We are all held up to standards of behavior. Drivers must drive on the right, at least in the U.S.This illustrates an arbitrary but quite valuable standard; head-on collisions are inconvenient. Other standards are less arbitrary yet bizarrely more controversial and far more studiously avoided. Minor bureaucrats are sternly warned to avoid “even the appearance” of conflict of interest while national leaders pursue self-enriching conflicts with few qualms and almost no risk of punishment. Still, at least in some countries, ordering the murder of a political opponent is deemed beyond the pale. Even for the most powerful officials in major democracies, then, at least some standards exist. The question, for those who care about the quality of governance, is how far to carry these standards, how high the standards should be, and how rigorously the most powerful officials should be held to these standards.
No Empire Is Too Big to Fail; No Leader Too Big to Punish

Lawyers can and will debate the details endlessly. More important and most glaringly absent in contemporary American public consciousness is the principle underlying the debate over standards. Why should, for example, a President not be allowed to lie to the people about his reasons for launching a war? Why, for example, should drones not be sent to kill untried individuals who are “suspected” of being either military or civilian adversaries? Why, even if drone attacks are judged appropriate, should the President or some unknown official buried in the bureaucracy of the CIAor the Pentagon not be allowed to make the decision to kill such adversaries in cold blood without a formal judicial finding? Why should a bank official be allowed to evade personal responsibility for “losing” someone’s mortgage papers and then stealing back the house of a homeowner who was faithfully paying his or her mortgage? Why should a corporation that poisons a nation’s prime fishing grounds continue to exist, and why should its officials not contribute every penny of their ill-earned millions in compensation? Where lies any justification for allowing those who commit the most grievous sins against society to evade responsibility simply because they disenfranchised, impoverished, poisoned, or slaughtered an uncounted number of unknown people rather than a single specific individual?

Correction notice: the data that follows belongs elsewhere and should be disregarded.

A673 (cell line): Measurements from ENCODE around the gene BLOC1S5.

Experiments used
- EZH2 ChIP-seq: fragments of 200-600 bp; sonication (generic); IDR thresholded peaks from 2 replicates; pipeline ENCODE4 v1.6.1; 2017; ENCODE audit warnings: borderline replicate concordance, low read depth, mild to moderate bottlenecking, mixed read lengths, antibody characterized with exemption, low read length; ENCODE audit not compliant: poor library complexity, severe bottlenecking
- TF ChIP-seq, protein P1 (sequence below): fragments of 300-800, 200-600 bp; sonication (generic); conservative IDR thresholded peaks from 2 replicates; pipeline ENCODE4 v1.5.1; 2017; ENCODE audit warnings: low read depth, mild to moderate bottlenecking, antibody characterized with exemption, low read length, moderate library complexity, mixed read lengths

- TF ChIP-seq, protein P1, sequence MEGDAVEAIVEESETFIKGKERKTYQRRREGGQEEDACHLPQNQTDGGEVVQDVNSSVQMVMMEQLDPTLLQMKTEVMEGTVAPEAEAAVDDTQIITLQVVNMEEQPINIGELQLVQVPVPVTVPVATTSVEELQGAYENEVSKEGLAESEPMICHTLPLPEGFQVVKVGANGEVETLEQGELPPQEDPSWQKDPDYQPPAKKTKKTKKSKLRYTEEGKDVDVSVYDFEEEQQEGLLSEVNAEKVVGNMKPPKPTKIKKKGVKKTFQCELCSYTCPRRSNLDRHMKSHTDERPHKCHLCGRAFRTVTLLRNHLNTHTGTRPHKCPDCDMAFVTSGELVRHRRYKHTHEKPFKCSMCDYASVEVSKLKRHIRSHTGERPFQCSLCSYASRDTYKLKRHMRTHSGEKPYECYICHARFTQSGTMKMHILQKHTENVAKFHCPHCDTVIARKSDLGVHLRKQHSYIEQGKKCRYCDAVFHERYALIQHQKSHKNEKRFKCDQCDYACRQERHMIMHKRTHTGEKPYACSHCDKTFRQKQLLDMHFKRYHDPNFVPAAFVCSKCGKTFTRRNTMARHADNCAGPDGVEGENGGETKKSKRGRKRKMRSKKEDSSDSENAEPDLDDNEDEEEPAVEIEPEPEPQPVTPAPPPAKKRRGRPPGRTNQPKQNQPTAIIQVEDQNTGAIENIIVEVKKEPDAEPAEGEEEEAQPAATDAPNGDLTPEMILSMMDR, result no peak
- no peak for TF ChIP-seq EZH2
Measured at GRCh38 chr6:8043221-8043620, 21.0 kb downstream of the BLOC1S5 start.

Are these just tedious hair-splitting issues for lawyers to argue behind closed doors, carefully protected from the prying eyes of the foreigners being bombed or the Americans whose mortgages have been stolen? Well, no, they are not; they are, in fact, rather clear-cut examples of a society that has lost its path to the degree that it can no longer recall its own values. These issues rest solidly on a simple principle that has been clearly stated for all to see more than once in our nation’s history. Abraham Lincoln did not “invent” this principle, but he may have stated it best half way through the war “dedicated to the proposition that all men are created equal…and that government of the people, by the people, for the people, shall not perish from the earth.”
That is the essence of “American values,” not slavery (on cotton farms or in Chinese factories), not genocide (of Native Americans or Palestinians), not the propping up of thuggish regimes that host our naval bases, not the protection of corporations that poison our commons, not neo-conservative wars of choice, not neo-liberal economic oppression. By what mental slight-of-hand did “national interest” come to mean the opposite of “the people’s welfare?”


The Logic of Politically Motivated Violence

Political violence is expensive, with the bills coming in for a long time after the guilty parties (politicians and voters) have vanished from the scene. Political violence is not an act but a process, a vicious cycle, with unforeseen but logical linkages. Israeli policy toward Palestine and Israeli policy toward Iran are a single case in point.

Award-winning journalist, author, daughter of two Holocaust survivors, and herself victim of Israeli government persecution Amira Hass has charged the Israeli government with repressing Palestinians, following the model of the U.S. campaign of near-extermination of Native Americans in the 19th century, for the purpose of “Jewish hegemony and superiority.”

This must be said: For the sake of hegemony, Israel is mortgaging the well-being of its children and the lives of its grandchildren, together with the well-being and lives of children and grandchildren throughout the region. [Haaretz 4/11/12.]

Nobel laureate Gunter Grass has just laid out the other half of the logical circle of politically motivated violence, warning:

The nuclear power Israel endangers
The already fragile world peace….
I am silent no longer
Because I am tired of the West’s hypocrisy
[Translation by The Washington Post.]